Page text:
Hello there, David!
You've raised a very common question among car owners, especially during colder months. Indeed, a car battery can reach a point where it's too dead to be jump-started - I've had this happen before. This typically happens when a battery is deeply discharged or has a dead cell, which prevents it from holding a charge. In cold weather, batteries can lose their charge more quickly, and if they're drained completely too many times, they may not recharge properly.
In your case, given the age of the battery and the symptoms you've described, it's likely that your battery has reached the end of its life. It's not just about being unable to jump-start it; the continuous cranking without the engine turning over is a strong indicator that the battery can't provide the necessary power.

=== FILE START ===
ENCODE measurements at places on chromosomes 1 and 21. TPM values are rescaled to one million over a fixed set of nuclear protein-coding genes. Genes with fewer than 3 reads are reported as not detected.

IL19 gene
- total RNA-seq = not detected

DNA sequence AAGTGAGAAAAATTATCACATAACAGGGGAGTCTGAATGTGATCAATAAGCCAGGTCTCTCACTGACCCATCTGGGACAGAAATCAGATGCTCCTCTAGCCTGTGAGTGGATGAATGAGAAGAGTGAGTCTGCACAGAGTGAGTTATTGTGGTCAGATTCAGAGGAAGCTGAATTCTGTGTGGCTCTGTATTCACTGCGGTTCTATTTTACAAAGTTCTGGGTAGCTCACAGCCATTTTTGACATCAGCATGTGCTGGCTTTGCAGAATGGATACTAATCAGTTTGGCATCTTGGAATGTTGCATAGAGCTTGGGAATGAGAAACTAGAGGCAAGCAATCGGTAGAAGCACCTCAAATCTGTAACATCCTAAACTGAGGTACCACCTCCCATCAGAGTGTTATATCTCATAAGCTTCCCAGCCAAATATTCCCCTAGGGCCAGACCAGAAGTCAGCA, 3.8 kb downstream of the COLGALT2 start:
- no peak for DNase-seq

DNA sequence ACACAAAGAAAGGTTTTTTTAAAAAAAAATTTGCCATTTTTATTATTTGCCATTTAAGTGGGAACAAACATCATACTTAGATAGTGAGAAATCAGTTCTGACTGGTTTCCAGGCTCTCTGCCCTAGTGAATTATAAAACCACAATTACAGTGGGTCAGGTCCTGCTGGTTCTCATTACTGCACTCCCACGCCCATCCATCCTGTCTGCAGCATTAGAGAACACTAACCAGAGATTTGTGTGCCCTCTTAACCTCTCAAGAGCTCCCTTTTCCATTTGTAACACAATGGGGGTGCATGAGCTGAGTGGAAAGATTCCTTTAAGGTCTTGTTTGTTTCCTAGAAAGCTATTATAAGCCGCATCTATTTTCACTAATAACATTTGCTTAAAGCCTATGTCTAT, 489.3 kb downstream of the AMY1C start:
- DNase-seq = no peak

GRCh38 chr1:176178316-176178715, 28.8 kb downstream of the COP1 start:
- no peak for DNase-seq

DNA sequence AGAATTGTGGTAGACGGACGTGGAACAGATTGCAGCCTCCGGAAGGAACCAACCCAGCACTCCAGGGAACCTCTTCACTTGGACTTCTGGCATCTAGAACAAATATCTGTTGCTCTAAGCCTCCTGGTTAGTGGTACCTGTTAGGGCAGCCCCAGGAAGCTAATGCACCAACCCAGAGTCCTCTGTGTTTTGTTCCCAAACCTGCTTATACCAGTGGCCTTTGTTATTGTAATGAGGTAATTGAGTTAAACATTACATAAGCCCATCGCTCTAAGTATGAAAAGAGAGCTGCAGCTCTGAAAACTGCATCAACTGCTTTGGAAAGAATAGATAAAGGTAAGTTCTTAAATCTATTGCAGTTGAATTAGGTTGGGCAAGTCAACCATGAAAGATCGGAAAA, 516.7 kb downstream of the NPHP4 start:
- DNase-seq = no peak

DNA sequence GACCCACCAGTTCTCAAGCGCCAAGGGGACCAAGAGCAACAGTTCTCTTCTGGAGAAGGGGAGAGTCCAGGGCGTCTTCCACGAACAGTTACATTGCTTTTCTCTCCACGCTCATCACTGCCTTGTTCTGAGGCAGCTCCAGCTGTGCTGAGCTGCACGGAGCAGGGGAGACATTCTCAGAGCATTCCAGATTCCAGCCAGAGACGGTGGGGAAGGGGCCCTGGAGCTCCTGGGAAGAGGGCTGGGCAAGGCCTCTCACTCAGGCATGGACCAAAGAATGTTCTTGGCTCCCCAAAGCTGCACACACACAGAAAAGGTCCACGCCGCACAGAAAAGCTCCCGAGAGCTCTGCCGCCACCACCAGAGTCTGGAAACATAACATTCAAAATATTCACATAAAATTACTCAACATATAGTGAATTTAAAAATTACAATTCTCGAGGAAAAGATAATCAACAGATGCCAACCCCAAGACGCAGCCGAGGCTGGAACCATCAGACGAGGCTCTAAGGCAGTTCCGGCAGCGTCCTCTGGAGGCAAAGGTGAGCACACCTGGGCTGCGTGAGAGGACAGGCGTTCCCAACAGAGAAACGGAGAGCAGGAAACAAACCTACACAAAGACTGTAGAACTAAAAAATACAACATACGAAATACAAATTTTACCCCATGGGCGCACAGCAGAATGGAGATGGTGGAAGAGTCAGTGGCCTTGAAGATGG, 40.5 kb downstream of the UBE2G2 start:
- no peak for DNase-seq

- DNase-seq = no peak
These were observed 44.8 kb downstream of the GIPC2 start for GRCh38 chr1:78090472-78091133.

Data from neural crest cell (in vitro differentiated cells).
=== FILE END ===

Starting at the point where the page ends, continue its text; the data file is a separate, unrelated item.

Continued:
Here are a few key points to consider:
- Battery Age: Most car batteries last about 3-5 years. At 3.5 years, yours is within the typical replacement timeframe.
- Cold Weather Impact: Batteries are less efficient in cold weather. If they're already weak, the cold can exacerbate starting issues.
- Jump-Starting Limitations: If a battery is deeply discharged, jump-starting might not be enough. It's like trying to fill a leaky bucket – the power leaks out as fast as you put it in.
Our advice? It's probably time to replace your battery. This should resolve the starting issues you're experiencing.
I hope that answers your questions!
Zack - Motor Verso Mechanics Team